Many commit crimes repeatedly, but better tracking finding them

Discussion in 'Immigration/Illegal Immigration' started by Angelhair, Sep 2, 2011.

  1. Angelhair
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    Angelhair Senior Member

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    Serial returnees a costly subset of migrants

    DALLAS — Diones Graciano-Navarro has been arrested at least 40 times in four states.

    His rap sheet began with charges of loitering in New York City in 1975. In New Jersey, he graduated to fraud. By 1988, he was in California. He was charged with obtaining money by fraud or trickery. Later came cocaine possession.

    The Dominican Republic native was deported twice. But he slipped back into the U.S., settling in North Texas, where in 2004 he started collecting DWI and marijuana charges.

    Almost half of the nearly 393,000 immigrants detained by Immigration and Customs Enforcement who were deported last fiscal year had criminal records.

    But Graciano-Navarro, 63, is not the best poster child for the Obama administration’s recent victory laps over increased deportation of criminal aliens who shouldn’t have been in the U.S. in the first place.

    Instead, the Graciano-Navarro case highlights the difficulty of keeping “crimmigrants” out of the country. It took decades for the system to evolve, and Graciano-Navarro ran free in post-9/11 America for most of 10 years before the system caught up with him.

    In March, he began serving a sentence at the Tarrant County jail for DWI. The U.S. Department of Homeland Security flagged him for special attention: Graciano-Navarro pleaded guilty to illegal re-entry after deportation, a federal charge sought against aliens who have re-entered the country illegally after previously being deported.

    “This guy was arrested over and over and over again,” said Jessica Vaughan, director of policy studies at the Center for Immigration Studies in Washington, D.C. “Those are victims who shouldn’t have been victims. ... Having these different penalties is one way to make it less attractive for people to come back.”

    Graciano-Navarro is a career criminal, but also a petty criminal. His only felony arrest, for armed robbery, appears to have never resulted in charges.

    Some say the tens of thousands of dollars or more and the time it takes for law enforcement officers to imprison criminals such as Graciano-Navarro may not be worth it.

    He’s now being held at a federal prison in Fort Worth pending sentencing. He and his lawyer declined comment.

    Illegal re-entry after deportation is the second most common charge in federal prosecutions thus far this fiscal year, according to the Transactional Records Access Clearinghouse, a research organization based at Syracuse University.

    There were about 20,000 prosecutions in 2008, during the Bush administration. Through May of this fiscal year, there already had been 24,577 prosecutions.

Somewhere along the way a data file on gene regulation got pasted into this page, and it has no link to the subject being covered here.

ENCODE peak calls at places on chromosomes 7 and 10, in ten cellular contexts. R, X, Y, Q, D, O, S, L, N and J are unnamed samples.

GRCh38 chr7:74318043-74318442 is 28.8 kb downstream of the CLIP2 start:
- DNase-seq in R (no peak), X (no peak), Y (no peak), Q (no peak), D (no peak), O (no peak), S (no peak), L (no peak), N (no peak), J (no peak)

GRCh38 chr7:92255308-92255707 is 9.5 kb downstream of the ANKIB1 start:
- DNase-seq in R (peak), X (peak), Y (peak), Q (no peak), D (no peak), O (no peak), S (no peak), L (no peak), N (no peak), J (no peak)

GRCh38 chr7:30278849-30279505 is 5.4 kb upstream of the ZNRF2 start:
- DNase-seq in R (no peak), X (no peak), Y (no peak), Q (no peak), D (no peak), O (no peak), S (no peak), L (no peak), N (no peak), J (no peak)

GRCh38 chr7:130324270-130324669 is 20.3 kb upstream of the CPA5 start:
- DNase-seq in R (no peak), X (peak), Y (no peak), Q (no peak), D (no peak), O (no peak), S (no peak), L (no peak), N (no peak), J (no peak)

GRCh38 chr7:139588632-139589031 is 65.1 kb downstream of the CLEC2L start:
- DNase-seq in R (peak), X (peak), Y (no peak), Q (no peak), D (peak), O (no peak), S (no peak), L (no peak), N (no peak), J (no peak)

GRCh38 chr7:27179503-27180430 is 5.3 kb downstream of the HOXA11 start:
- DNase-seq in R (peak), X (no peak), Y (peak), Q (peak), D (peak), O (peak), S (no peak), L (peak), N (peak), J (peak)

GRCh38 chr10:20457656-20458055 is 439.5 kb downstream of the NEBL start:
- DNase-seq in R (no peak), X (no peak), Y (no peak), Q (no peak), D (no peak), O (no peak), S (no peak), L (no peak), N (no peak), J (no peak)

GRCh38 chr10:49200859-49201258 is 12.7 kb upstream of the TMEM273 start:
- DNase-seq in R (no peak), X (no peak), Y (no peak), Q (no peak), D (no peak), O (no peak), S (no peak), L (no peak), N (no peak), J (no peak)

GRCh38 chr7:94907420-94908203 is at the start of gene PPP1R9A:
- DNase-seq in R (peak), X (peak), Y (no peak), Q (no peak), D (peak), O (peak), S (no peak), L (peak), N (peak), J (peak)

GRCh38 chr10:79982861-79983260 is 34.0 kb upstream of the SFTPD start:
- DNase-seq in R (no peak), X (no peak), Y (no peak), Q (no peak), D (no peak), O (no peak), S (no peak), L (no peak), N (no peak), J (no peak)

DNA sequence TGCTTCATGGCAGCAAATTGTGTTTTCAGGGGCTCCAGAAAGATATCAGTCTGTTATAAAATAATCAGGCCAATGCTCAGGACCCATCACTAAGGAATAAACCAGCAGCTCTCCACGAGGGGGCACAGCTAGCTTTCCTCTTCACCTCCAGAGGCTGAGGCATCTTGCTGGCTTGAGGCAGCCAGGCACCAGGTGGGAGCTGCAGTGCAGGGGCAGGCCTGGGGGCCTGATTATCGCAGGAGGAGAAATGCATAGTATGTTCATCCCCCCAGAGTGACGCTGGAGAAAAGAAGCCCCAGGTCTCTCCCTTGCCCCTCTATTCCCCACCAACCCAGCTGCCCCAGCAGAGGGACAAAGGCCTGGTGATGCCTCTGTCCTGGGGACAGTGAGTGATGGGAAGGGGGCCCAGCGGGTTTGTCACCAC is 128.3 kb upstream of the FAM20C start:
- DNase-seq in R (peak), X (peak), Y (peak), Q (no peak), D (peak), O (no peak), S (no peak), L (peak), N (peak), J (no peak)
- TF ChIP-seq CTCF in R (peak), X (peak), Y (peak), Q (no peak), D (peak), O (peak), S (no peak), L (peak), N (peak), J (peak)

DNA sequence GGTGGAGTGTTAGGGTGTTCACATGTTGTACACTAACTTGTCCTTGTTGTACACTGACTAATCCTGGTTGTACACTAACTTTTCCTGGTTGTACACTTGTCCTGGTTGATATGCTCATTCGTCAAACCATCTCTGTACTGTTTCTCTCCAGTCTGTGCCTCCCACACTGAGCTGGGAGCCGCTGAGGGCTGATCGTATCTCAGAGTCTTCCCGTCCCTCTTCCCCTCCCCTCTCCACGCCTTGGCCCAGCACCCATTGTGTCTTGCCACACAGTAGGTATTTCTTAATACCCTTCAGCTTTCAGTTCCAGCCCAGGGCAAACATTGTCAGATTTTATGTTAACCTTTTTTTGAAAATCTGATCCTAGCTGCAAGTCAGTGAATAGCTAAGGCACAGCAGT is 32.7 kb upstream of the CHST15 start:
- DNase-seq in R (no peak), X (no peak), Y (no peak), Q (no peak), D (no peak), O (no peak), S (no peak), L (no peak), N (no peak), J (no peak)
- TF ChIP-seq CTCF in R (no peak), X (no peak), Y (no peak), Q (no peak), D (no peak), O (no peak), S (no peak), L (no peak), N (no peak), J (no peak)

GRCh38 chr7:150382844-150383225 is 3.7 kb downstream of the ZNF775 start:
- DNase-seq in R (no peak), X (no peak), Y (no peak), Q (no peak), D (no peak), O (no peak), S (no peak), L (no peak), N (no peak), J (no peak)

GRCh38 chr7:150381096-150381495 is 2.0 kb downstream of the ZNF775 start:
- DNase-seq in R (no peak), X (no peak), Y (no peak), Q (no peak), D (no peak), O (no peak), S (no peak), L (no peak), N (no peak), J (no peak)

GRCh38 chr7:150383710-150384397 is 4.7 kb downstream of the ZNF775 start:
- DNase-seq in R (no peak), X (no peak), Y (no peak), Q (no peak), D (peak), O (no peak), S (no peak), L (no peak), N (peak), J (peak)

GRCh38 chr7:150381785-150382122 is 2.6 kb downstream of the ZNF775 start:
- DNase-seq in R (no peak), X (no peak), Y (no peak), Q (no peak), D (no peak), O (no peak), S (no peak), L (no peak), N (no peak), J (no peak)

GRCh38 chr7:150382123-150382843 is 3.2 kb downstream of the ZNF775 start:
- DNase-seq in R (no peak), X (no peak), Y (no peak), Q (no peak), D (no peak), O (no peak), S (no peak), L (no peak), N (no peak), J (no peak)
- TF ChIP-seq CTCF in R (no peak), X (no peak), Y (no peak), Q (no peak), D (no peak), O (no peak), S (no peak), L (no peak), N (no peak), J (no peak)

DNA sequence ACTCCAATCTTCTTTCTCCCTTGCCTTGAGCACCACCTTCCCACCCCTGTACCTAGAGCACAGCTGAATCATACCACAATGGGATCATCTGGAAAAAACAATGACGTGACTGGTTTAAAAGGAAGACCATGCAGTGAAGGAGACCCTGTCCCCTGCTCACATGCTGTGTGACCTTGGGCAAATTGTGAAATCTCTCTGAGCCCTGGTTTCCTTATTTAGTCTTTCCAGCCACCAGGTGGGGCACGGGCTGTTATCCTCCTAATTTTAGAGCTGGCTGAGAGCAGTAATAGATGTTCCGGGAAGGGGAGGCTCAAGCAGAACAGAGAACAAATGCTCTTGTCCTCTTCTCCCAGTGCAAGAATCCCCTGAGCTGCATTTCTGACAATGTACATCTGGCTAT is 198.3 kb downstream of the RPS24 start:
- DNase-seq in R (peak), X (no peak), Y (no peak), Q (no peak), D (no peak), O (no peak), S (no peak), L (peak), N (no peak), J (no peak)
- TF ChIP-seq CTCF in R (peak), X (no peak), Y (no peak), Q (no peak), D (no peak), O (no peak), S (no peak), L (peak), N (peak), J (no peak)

Before the federal prosecutors take an illegal re-entry case, ICE checks an illegal immigrant’s deportation and criminal history, and whether that person already has been ordered deported.

    Before the Sept. 11, 2001, terrorist attacks, said Paul Zoltan, a Dallas-based immigration lawyer, “the link between the jails and DHS was pretty sloppy.”

    “It was far more frequent that someone might finish a criminal sentence or pay off a ticket ... and go unnoticed by immigration officials,” he said.

    After the terrorist attacks, immigration and law enforcement grew more aggressive about working together. Law enforcement agencies began to welcome more immigration officials inside jails.

    In his major speech about comprehensive immigration reform in El Paso, President Obama said the government is focusing on “violent offenders and people convicted of crimes” and not “folks who are just looking to scrape together an income.”

    And Rusnok said in an email that ICE “prioritizes efforts first on those serious criminal aliens.”

    Where a criminal immigrant such as Graciano-Navarro falls on that scale may be open for debate.

    At $87 a day, Graciano-Navarro has cost the system more than $8,100 since he went to a federal detention center. That’s a drop in the bucket compared with untold dollars spent on past prosecution efforts and jail time from his decades of crime.

    He now faces up to 10 years in prison and a $250,000 fine for illegal re-entry at his sentencing scheduled for Oct. 28.

    Some "crimmigrants" pose difficult questions
     
  2. Angelhair
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    Angelhair Senior Member

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    Maybe all the bleeding hearts who fight for these illegals should read more! They seem to be oblivious to what is happening in this country. Ho-hum
     

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